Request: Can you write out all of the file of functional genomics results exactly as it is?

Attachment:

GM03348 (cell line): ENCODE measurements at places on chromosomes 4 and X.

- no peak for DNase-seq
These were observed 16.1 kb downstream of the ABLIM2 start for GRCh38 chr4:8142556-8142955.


GM03348 (cell line): ENCODE measurements at places on chromosomes 4 and X.

- no peak for DNase-seq
These were observed 16.1 kb downstream of the ABLIM2 start for GRCh38 chr4:8142556-8142955.